Tuesday, August 16, 2005

Dog to sponge, part deux . . .

One of Spotty's most faithful readers - and persistent critics, God love him - is Dave. He posted a comment to And then the dog said to the sponge that is thoughtful and it also provides a good introduction to what Spotty wants to write about in this second installment in reply to Mr. Sponge's balance of terror.
Let's say for a moment that Spot is right-that we need to stop creating terrorists to win the war on terrorism. Let's imagine for a moment that Kerry had won the election, and that the dems had one back control of the Congress. Imagine further that we pulled our troops out of Iraq and Afghanistan, whatever the consequences. What then? Would the terrorists stop hating us? Would they say "gee, those Americans aren't really so bad, maybe we should leave them alone"? Or would they maybe smell blood on the water and come after us even harder? It's not our foreign policy they hate, it's our whole way of life. Anything that we do that violates a strict view of Shi'a Islam is offensive to them, and they hate Americans for spreading our culture. And that's the rub. They are, by American standards, not thinking rationally. You can't reason with them, or try to placate them. Better to die on your feet than live on your knees.

Dave Thul
First, Spotty wants to express his gratitude to Dave for granting Spot even a moment of rightness! You don't know how much it means to him.

Dave has identified what political scientists call the tiger by the tail conundrum. Well, actually they don't, but they should. How do you unwind or resolve a conflict that may well be made worse in the short run by attempting to solve it? You start by applying an old principal govening human behavior. It is called The First Law of Holes (FLH).

The First Law of Holes states:
When you are in a hole, the first order of business is to stop digging.
Now some readers may think this principle was conceived by Tom Friedman, the formerly brilliant writer for the New York Times. It was not. Spot is quite certain that it was first espoused by a group of influential eighteenth-century Enlightenment thinkers.

It is pretty apparent that our presence in Iraq is making the terrorism threat to the US and our allies worse. Spotty doesn't have any paticular citation for that; he just suggests that you read the papers. The FLH tells us to stop doing what is making things worse. The FLH is pretty intuitive, really, which is why George Bush's telling us to stay the course in Iraq is reassuring to fewer and fewer people.

There is a political science guru, Professor Huntington as Spotty recalls (Spotty doesn't read many political science journals), who says in essence what Dave is saying; we're in a Religious War of the Worlds; there is nothing we can do to avoid it, and we had better buckle down and win it. And Huntington has his adherents. But Spotty and lots of people smarter than Spotty say that Huntington is wrong.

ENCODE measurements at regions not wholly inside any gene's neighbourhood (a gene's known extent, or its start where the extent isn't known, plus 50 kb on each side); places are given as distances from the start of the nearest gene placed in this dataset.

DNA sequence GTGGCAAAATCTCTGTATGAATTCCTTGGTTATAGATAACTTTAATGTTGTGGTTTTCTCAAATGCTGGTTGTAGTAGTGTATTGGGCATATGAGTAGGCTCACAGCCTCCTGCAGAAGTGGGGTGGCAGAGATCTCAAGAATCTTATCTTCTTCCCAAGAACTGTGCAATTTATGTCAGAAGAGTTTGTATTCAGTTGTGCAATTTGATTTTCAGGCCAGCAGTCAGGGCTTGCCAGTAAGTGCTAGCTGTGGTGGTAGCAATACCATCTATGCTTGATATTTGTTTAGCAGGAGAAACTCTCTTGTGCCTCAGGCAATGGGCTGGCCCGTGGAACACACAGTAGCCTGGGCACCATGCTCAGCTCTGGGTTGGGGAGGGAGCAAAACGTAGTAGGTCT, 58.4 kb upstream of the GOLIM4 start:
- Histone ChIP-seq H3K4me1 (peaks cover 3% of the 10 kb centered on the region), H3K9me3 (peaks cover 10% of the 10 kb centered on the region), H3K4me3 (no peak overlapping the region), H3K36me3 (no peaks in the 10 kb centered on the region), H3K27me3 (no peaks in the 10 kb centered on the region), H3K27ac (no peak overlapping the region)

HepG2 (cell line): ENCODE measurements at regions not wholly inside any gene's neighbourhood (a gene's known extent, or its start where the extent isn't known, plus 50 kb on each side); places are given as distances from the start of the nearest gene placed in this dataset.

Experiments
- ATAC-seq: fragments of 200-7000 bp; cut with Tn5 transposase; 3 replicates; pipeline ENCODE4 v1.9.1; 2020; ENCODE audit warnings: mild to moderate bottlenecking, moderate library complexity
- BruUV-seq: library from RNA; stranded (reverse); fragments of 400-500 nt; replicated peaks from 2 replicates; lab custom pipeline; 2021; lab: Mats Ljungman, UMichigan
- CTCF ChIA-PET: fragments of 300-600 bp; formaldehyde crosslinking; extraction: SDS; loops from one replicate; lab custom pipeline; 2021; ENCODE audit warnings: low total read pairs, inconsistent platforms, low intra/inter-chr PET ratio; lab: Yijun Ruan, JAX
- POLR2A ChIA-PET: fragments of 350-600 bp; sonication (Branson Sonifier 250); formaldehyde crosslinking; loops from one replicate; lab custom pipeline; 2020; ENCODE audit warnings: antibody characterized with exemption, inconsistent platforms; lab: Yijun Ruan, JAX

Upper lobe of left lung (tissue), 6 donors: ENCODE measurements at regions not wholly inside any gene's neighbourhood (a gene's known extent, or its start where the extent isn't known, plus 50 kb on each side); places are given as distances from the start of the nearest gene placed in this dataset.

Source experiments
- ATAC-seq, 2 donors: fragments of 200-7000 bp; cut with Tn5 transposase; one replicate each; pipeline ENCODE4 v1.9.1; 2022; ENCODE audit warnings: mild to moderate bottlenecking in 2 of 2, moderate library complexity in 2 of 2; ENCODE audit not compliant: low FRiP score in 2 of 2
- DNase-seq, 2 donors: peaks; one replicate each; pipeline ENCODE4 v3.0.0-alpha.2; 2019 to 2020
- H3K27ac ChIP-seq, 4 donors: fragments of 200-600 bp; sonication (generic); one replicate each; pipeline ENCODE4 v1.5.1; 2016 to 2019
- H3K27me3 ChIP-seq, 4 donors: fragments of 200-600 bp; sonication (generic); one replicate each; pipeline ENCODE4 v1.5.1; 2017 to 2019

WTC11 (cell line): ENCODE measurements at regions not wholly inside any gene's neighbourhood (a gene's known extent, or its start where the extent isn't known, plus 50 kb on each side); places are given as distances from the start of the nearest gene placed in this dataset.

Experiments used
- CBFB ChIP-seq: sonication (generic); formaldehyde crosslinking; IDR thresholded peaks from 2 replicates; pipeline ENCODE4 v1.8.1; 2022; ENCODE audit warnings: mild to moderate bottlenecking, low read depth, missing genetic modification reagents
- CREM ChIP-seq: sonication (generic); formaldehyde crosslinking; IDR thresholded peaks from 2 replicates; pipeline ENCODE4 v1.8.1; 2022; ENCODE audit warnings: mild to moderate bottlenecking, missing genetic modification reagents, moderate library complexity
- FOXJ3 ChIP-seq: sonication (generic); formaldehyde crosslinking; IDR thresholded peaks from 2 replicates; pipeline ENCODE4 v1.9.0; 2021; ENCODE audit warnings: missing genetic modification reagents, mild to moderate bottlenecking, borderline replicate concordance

Spotty says think of a lasting argument you had with your significant other, co-worker, neighbor, whatever. What did you do? Spotty will tell you. You started to think of all of the other things the other person ever did to piss you off, his or her annoying personal habits, and every other grievance you ever had against that individual, whether or not it had anything to do with the argument at hand.

Why, oh why, do people behave this way? Again Spotty will tell you why. It provides psychological reinforcment, helping you stick to your guns. Imagine the cognitive dissonance that would occur if our minds, whenever we got into an argument, began to think of all the good traits of our opponent. It would be like trying to hate puppies.

It is why, as Spotty has written about before, president Bush wants us to think of terrorism as a free-floating and inexplicable evil, entirely inhuman. But in Spotty's observation, people around the world have more in common than not, regardless of religion - that's blasphemy to fundamentalists of every stripe, Spotty acknowledges, but it's true.

As Spotty has also written before, the roots of Islamist terror lay in the same things people always go to war about, resources, pride, etc. Why does this seem like a religious war? See hating puppies, supra.

Will dismantling our Iraq policy solve the terrorism problem? Certainly not in the near or even medium term. It took most of the 20th century for the West to screw up the Middle East as bad as it did; it will probably take most of the 21st for Humpty Dumpty to reassemble itself. So what in blazes does the US do?

It is apparent that we cannot bloody afford what we are doing now. In Spotty estimation, we should have started a crash program of energy conservation and development of alternative sources of energy years ago. It will be one of the greatest ironies of American history if we fight to exhaustion to stabilize our Middle Eastern oil supply and then find that the region is running out of oil anyway, as some people think it is. A Manhatten Project on energy would actually be good for the economy.

We should also take some of the money we would otherwise piss away in the sand and use it to property secure our ports, chemical and nuclear facilities, etc. here in the "homeland."

And finally, and this may be the hardest of all, we need to genuinely reach out to our traditional allies (Germany, France, Canada, Japan for example) and, if necessary, beg for help in extricating us from Iraq, to get their contractors and NGOs involved, and to help press the law enforcement side in the fight against terrorism, which it should have been in the first place.

As far as living on one's knees or dying on one's feet are concerned, Spotty would prefer to do neither, and he doesn't think that's the choice.

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